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Ugly Belgian Houses

There is a near universal appeal among Belgians to build their own house, which is reflected in the popular saying—“every Belgian is born with a brick in his stomach.” The result of this becomes obvious when you drive through any Flemish suburb. Every house is different from its neighbor. Worse still, every house is a hotchpotch of different architectural styles.

It’s like a “nightmarish architectural Legoland”, says Hannes Coudenys, who has been photographing these architectural shambles for the past several years and documenting them in his blog Ugly Belgian Houses.

Ugly Belgian Houses

“In Belgium there’s an overwhelming sense of clutter,” Coudenys wrote in The Architectural Review. “It’s as if we first crammed every square metre with buildings before deciding to put in some streets here and there as an afterthought. In Belgium you can easily find a neighbourhood featuring a dozen different styles within a 100-metre radius. Yet the country is so small that it cannot possibly do them justice. Houses are inevitably bunched up, which means that differences are exaggerated and any individual quality lost in a distracted haze. No one can look at a house objectively when another dwelling in a different style is frantically trying to catch their attention.”

Hannes Coudenys lived in an ugly house himself, before he and his wife was forced to move when the land was sold to a new developer. Coudenys started his blog in 2011, at a time when he was still living in his ugly house—a semi-detached house from the 1960s, which he and his wife renovated. It was ugly, but a practical house, he says.

Coudenys’ blog struck a chord with his followers, and he realized that he was not the only one to find Belgium an architecturally ugly country. Encouraged by visitor comments and “likes”, Coudenys started posting pictures of ugly Belgian houses with enthusiasm until someone hired a lawyer and sent him a threatening letter accusing Coudenys of “invading their privacy and breaking copyright regulations” and causing “damage to their reputation.”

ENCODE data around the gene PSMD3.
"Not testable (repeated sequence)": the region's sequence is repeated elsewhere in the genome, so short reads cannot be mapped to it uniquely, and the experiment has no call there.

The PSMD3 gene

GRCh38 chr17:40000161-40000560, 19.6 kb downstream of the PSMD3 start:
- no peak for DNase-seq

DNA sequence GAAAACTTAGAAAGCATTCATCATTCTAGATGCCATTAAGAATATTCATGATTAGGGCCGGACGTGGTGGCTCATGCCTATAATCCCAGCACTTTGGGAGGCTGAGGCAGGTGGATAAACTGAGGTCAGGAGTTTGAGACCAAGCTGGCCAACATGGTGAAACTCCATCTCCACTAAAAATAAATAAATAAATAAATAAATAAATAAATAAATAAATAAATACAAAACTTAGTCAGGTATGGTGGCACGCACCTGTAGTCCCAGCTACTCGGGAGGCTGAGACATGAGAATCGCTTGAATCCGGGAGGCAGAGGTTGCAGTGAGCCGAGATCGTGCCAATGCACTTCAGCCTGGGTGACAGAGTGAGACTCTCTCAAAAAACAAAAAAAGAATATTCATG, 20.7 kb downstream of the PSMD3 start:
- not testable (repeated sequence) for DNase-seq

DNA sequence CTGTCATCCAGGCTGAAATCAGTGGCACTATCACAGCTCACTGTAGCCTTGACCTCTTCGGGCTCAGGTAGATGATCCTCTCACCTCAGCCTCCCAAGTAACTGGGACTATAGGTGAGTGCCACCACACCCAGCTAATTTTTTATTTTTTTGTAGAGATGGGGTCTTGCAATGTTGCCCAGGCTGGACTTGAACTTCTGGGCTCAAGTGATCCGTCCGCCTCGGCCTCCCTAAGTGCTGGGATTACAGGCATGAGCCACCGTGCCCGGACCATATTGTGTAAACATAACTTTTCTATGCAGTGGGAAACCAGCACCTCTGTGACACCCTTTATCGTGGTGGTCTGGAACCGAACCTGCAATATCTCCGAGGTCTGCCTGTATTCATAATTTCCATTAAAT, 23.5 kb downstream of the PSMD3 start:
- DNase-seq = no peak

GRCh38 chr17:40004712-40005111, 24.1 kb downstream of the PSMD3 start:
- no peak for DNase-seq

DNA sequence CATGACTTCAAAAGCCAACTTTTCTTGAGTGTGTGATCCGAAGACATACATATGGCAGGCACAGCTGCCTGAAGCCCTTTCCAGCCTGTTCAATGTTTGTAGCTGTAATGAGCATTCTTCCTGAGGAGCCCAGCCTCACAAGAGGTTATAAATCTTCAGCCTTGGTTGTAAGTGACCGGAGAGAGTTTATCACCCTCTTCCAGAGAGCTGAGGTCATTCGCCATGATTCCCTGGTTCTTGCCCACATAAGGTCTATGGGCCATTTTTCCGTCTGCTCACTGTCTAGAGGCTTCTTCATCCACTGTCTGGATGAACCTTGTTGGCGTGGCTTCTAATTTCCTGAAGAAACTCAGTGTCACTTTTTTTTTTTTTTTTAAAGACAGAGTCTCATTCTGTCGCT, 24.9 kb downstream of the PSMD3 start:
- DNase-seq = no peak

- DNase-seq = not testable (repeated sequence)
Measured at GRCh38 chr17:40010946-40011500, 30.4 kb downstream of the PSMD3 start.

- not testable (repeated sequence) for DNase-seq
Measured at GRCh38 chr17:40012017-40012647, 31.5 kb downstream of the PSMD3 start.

Ugly Belgian Houses

Fearing legal retribution, Coudenys took down the entire blog and stopped posting. One year later, when Coudenys found himself in yet another “hideous housing estate”, it rekindled the fire of the idea that never completely went out.

Coudenys restarted the blog and a few years later, published a coffee table book by the same name.

Coudenys now allow home owners to take down their photos, and about ten percent of owners make that request. 

“I understand though,” says Coudenys. “People sometimes take it personally when their house is publicly ridiculed, or they are hounded by the press and feel picked on. That's not nice.”

“One architect told me that someday I would end up with a suicide on my conscience because of my bullying. Another accused me of drastically changing his children's future by making him redundant as an architect. For all these reasons it's important to be able to communicate in the open,” he adds.

Ugly Belgian Houses

Ugly Belgian Houses

Ugly Belgian Houses

Ugly Belgian Houses

Ugly Belgian Houses

Ugly Belgian Houses

Ugly Belgian Houses

Ugly Belgian Houses

Ugly Belgian Houses

Ugly Belgian Houses

Ugly Belgian Houses

Ugly Belgian Houses

Ugly Belgian Houses

Ugly Belgian Houses

Ugly Belgian Houses

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